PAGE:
Patston, with Dame Rosie Horton Gay man, advocate for the disabled, former comedian and social change campaigner Philip Patston has been lauded as an “inspiration” and awarded the inaugural Arts Access Accolade. It recognises Patston’s work with Arts Access Aotearoa to achieve its vision of a society where all people can participate in the arts. “Philip is an inspiration to people who work with him,” says Arts Access Awards patron Dame Rosie Horton. “Rather than retreat from challenges, he has faced them. Rather than ignore bigotry, he has educated. And rather than increase tension, he has used humour and generosity to change attitudes.” Executive Director Richard Benge says Patston was the unanimous choice. “Philip is an exceptional leader. He has mentored this organisation, sharing his wisdom, generosity, life experiences and good humour. We salute you, Philip Patston.” Patston was first associated with Arts Access Aotearoa in its early days. In 2011, he facilitated workshops around the country, built around its publication Arts For All. Last year he enabled the organisation’s Making A Difference Arts Advocates Programme in Auckland and continues to guide this group in its advocacy work. About Philip Patston: Born with cerebral palsy, Patston has always pushed boundaries in thinking. He talks of his cerebral palsy as a “unique function” – something that’s the most obvious thing about him but not the biggest part of him, he says. “My uniqueness is part of who I am and I don’t want to minimise it. But there are lots of parts to me.” What most interests Patston is social change and looking at the world through different lenses. Why talk about disability, he asks, when you can talk about accessibility. “If we’re accessible then disability becomes almost irrelevant.” He describes himself as a “creative” rather than an artist. He’s always “dabbled” in poetry, has set several poems to music and makes music videos, including a video for one of his poems called As Love Draws Near. For 15 years, comedy took Philip to festivals around New Zealand, and in Australia, Canada, the United States, Britain and Belgium. Recipient of the Billy T Award in 1999, he was also a feature act in the television show Pulp Comedy and had a brief role in the local television soap Shortland Street. Along with his work as a comedian, Patston set up Diversity New Zealand in 2001 and since then, it has been a platform to promote and progress social change and diversity. He’s trained as a counsellor and social worker; travelled to the United States on a Winston Churchill Fellowship; worked for the Human Rights Commission; and is an alumnus of a New Zealand Social Entrepreneur Fellowship and Leadership New Zealand. He’s also co-director of the Be. Leadership programme for Be. Accessible and has set up various not-for-profit organisations, including the Diversityworks Trust, Ripple Trust, Manawanui in Charge and Auckland Disability Law. Patston has just joined the New Zealand AIDS Foundation in a communications role.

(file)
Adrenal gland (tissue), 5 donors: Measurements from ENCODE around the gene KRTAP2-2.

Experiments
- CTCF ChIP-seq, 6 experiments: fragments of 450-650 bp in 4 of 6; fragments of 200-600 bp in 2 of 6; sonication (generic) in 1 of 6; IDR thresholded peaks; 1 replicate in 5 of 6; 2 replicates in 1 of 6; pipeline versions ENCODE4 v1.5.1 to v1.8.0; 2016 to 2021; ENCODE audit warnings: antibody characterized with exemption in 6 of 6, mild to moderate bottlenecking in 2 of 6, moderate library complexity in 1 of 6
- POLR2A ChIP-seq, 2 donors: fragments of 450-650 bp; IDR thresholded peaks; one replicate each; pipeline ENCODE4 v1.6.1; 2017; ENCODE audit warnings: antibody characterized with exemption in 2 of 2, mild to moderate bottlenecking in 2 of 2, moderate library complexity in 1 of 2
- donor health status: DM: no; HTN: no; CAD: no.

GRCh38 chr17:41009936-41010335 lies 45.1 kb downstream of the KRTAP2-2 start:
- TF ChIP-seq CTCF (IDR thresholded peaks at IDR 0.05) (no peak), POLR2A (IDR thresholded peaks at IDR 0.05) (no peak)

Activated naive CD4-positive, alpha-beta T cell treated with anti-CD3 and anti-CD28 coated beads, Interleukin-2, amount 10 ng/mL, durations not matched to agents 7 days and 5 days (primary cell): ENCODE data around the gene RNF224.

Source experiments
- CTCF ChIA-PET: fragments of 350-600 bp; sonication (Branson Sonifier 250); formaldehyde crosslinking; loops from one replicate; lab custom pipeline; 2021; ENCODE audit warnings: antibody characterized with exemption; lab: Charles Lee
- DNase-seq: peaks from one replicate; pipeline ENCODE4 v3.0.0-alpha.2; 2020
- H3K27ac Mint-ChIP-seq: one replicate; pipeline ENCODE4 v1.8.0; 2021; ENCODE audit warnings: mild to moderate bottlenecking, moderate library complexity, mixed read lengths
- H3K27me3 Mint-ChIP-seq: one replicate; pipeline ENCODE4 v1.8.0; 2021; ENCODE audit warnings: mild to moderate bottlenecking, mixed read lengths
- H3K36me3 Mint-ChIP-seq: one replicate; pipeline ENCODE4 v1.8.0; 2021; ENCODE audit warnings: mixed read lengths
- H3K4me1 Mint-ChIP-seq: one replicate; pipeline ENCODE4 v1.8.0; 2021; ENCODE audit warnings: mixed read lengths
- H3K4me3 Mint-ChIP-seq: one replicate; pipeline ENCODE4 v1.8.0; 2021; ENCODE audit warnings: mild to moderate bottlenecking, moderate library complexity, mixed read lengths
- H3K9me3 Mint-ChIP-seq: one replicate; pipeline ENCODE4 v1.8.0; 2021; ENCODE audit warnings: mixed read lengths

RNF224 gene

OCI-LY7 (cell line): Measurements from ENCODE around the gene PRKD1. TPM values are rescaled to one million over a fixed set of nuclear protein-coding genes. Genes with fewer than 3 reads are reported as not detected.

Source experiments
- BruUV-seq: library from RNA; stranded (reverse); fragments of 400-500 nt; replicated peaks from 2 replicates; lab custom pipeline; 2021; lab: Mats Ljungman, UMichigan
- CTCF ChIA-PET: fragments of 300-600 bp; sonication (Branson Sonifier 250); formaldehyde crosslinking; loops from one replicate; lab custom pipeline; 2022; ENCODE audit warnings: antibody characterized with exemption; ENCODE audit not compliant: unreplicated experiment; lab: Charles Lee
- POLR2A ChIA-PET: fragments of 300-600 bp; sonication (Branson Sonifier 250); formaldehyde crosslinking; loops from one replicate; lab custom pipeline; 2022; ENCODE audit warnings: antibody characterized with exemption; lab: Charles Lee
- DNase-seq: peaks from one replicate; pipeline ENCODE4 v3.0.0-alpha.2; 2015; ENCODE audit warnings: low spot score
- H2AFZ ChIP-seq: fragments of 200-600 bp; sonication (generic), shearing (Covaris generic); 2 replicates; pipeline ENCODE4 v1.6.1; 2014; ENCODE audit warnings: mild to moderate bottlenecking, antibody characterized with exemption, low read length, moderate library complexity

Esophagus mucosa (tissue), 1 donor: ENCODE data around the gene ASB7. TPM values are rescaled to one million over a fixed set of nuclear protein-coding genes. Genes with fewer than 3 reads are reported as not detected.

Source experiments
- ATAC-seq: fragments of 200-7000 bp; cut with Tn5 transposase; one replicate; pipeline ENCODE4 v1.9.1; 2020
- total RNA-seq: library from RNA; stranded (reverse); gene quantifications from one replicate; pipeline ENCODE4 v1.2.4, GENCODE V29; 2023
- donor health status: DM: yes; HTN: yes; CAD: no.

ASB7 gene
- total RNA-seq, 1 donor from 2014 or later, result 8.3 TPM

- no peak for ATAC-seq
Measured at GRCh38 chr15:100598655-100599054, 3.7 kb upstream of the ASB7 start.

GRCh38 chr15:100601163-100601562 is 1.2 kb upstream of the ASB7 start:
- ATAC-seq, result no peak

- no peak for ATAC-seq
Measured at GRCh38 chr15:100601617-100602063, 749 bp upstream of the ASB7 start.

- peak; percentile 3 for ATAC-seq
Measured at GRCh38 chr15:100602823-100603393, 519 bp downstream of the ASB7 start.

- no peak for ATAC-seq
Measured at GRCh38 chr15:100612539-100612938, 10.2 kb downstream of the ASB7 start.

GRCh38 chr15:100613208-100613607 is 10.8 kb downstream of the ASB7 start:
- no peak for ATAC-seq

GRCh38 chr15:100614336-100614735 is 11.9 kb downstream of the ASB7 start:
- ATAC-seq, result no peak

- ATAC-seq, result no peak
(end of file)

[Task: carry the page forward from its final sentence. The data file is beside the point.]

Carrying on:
Credit: GayNZ.com Daily News staff
First published: Thursday, 31st July 2014 - 10:51am
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